Taylor Swift earned $92 million in 2022, making her one of the top-paid entertainers in the world, according to Forbes. But that’s just a fraction of what she could take home in 2023.
Swift’s earnings in 2022 included sales from her album “Midnights,” released that year, plus royalties from previous albums. But Swift didn’t hit the concert circuit last year — and in case you haven’t heard the news, she embarked on a tour this year that could ultimately gross $1 billion, according to The Wall Street Journal.
And that’s not even factoring in her new — well, sorta new — album: Swift just released “Speak Now (Taylor’s Version)” a re-recording of her 2010 album by the same name. The new version also features six “From the Vault” songs not included on the original release.
In other words, 2023 is shaping up to be quite a different payday for the 33-year-old artist whose net worth already stands at $740 million, according to Forbes.
MarketWatch did an analysis of what Swift could earn this year, based on published reports and other information. Here’s how it breaks down.
Touring: $228 million
This is the biggie. Swift’s current “Eras Tour” is perhaps the highest-grossing concert the world has ever seen. And, yes, it really could bring in $1 billion over its run of 100-plus dates, which goes through 2024. That works out to roughly $10 million per show, though The Wall Street Journal reported some dates can gross $13 million-plus.
We’ll stick with the $10 million figure. Given that Swift has about 65 dates on this year’s touring calendar, that equals $650 million. But an artist doesn’t keep all that money — the Journal noted that when all the expenses are paid, each show results in a profit of $3.5 million to $4 million for Swift. If you go with the lower figure, that’s 65 times $3.5 million, which equates to $227.5 million. We’ll be generous and round that up to $228 million.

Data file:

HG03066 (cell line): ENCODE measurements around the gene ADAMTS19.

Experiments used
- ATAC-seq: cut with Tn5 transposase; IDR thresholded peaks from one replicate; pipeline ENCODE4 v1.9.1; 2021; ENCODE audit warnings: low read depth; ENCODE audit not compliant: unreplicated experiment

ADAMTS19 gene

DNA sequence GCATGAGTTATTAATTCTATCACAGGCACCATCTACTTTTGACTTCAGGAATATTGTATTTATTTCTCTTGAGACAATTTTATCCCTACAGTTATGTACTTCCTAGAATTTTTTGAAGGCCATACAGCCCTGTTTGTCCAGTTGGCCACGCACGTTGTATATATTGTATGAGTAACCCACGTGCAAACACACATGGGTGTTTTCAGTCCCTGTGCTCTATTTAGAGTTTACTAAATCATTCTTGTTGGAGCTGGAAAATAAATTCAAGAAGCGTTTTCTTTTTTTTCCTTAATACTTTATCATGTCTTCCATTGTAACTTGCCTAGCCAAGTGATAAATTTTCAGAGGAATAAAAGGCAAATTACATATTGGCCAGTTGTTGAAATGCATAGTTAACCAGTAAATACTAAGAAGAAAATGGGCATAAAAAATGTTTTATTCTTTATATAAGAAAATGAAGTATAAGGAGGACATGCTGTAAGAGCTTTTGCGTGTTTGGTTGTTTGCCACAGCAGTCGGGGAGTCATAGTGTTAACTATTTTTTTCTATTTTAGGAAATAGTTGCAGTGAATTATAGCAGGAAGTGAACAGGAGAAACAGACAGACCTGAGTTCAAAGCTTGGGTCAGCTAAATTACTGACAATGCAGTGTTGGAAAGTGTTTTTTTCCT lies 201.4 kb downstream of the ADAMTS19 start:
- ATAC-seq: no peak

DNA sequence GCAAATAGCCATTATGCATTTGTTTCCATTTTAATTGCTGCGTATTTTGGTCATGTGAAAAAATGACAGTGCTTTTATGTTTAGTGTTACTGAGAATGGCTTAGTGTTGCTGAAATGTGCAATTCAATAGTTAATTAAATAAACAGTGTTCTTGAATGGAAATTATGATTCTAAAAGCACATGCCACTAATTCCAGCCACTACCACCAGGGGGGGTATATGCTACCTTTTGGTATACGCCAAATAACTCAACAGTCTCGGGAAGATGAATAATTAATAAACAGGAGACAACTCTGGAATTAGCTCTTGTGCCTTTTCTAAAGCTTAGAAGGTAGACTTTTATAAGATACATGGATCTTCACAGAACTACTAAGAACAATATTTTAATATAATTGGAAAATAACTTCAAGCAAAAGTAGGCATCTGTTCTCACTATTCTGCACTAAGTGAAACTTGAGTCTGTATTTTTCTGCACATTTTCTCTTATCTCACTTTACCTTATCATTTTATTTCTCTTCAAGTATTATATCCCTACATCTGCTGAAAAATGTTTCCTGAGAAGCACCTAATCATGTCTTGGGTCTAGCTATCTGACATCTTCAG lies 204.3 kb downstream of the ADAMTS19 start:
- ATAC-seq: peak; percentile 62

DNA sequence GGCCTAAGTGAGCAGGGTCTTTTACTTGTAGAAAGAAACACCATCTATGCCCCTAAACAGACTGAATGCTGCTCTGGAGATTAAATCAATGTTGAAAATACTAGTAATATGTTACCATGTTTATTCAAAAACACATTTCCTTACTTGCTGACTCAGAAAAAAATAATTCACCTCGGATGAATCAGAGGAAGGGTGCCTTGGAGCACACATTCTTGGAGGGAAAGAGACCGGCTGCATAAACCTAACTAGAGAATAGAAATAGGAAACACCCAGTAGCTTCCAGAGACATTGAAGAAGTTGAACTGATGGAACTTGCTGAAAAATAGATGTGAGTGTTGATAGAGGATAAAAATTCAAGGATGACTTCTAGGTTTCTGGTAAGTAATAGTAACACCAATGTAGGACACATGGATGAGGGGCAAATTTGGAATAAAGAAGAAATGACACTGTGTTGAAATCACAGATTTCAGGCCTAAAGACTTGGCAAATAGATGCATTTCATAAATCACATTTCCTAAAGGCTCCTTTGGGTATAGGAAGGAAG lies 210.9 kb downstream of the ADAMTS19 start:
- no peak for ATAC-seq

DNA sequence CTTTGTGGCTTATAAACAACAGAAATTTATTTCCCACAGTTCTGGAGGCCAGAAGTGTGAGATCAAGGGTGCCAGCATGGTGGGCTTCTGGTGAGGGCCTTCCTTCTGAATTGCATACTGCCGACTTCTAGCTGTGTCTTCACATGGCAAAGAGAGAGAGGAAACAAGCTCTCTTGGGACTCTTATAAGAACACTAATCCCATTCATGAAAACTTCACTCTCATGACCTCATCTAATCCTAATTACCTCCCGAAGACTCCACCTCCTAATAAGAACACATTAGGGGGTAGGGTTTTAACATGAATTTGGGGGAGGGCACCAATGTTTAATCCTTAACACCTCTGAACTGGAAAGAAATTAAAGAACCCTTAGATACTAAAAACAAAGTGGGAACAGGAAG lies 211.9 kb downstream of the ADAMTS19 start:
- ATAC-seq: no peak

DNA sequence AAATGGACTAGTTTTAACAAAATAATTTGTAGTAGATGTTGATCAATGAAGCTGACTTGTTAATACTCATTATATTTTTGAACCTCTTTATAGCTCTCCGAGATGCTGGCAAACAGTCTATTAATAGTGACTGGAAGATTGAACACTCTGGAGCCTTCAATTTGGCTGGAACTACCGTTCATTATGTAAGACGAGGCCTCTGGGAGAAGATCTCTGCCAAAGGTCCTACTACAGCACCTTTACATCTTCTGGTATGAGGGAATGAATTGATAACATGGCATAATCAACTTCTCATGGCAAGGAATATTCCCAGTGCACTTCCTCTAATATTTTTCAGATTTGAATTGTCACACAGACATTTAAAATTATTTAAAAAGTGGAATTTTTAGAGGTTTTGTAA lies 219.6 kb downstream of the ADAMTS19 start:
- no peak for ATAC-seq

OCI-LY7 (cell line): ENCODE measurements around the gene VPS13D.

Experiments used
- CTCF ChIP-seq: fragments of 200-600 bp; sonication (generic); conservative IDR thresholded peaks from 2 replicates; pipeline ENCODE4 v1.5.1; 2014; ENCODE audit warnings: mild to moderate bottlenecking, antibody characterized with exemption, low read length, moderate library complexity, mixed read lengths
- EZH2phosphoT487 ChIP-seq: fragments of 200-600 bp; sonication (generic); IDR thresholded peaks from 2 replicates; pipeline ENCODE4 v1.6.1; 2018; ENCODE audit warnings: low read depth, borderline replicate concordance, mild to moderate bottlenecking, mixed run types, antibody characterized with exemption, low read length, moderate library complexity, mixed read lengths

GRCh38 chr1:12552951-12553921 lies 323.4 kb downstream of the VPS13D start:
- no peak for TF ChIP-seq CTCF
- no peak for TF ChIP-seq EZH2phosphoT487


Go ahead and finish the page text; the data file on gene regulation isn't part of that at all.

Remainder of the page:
Back catalog: $65 million
It’s been reported that 70% of Swift’s $92 million in earnings last year came from her back catalog, including streaming and album sales. That equates to $64.4 million. Of course, as they say on Wall Street, past performance is no guarantee of future results. But it’s hard to imagine at a time when Swift has become such a pop-culture juggernaut (heck, she “broke” Ticketmaster), that she’d earn any less in back-catalog sales. So, we’ll stick conservatively with the $64.4 million figure. But again, in the spirit of generosity, we’ll round it up to $65 million.
New album: $14 million
Since “Speak Now (Taylor’s Version)” is just out, we can’t truly say how it will sell. But this is the third “re-recorded” album that Swift has put out, so we have some idea of how these albums do. Specifically, we know that “Red (Taylor’s Version),” her 2021 re-recorded album, sold close to 1.7 million copies that year. So again, we’ll be conservative and say “Speak Now,” which retails for around $18, will sell at least 1.5 million copies — or roughly $27 million in terms of the dollar figure.
Of course, artists don’t get to keep all that money, since the label has to take its cut, which can range from 50% to 90%, according to the Indie Music Academy. Still, the more important the artist, the bigger the cut they can demand. Since there’s almost no one bigger than Swift right now, we’ll figure she’s letting the label take only 50%, which still leaves her with a nice $13.5 million payday. Let’s call it $14 million for the sake of easy math.
Endorsement deals: $25 million
When you have a fan base like Taylor Swift has, you have a lot of brands that want to buy into your, well, brand. Swift has made endorsement deals with everyone from Apple to Target. One publication estimated she took in $50 million in endorsements between 2016 and 2017. That works out to $25 million a year. And that’s well before the current “Eras” mania. Still, we’ll be conservative again (notice a pattern?) and stick with the $25 million figure.
Miscellaneous: Who knows?
Swift has plenty of other streams of income. She sells merchandise. She has real-estate investments. Even her cat rakes in millions of dollars (we assume the money goes to Swift, unless her feline friend has managed to open its own bank account). But she also has expenses — and in the music business, you pay plenty for managers, attorneys and other folks who help you mind the store. So, we’ll call it a break-even proposition when we add and subtract everything in the miscellaneous category, even though we suspect Swift is making plenty of money from these other streams.
The grand total: $332 million
As we said, not a bad payday. To put that in context, Genesis, the highest paid entertainer in 2022, according to Forbes, earned $230 million (and most of that money came from a one-time sale of their publishing rights). So, $332 million could very well make Swift the 2023 earnings champ.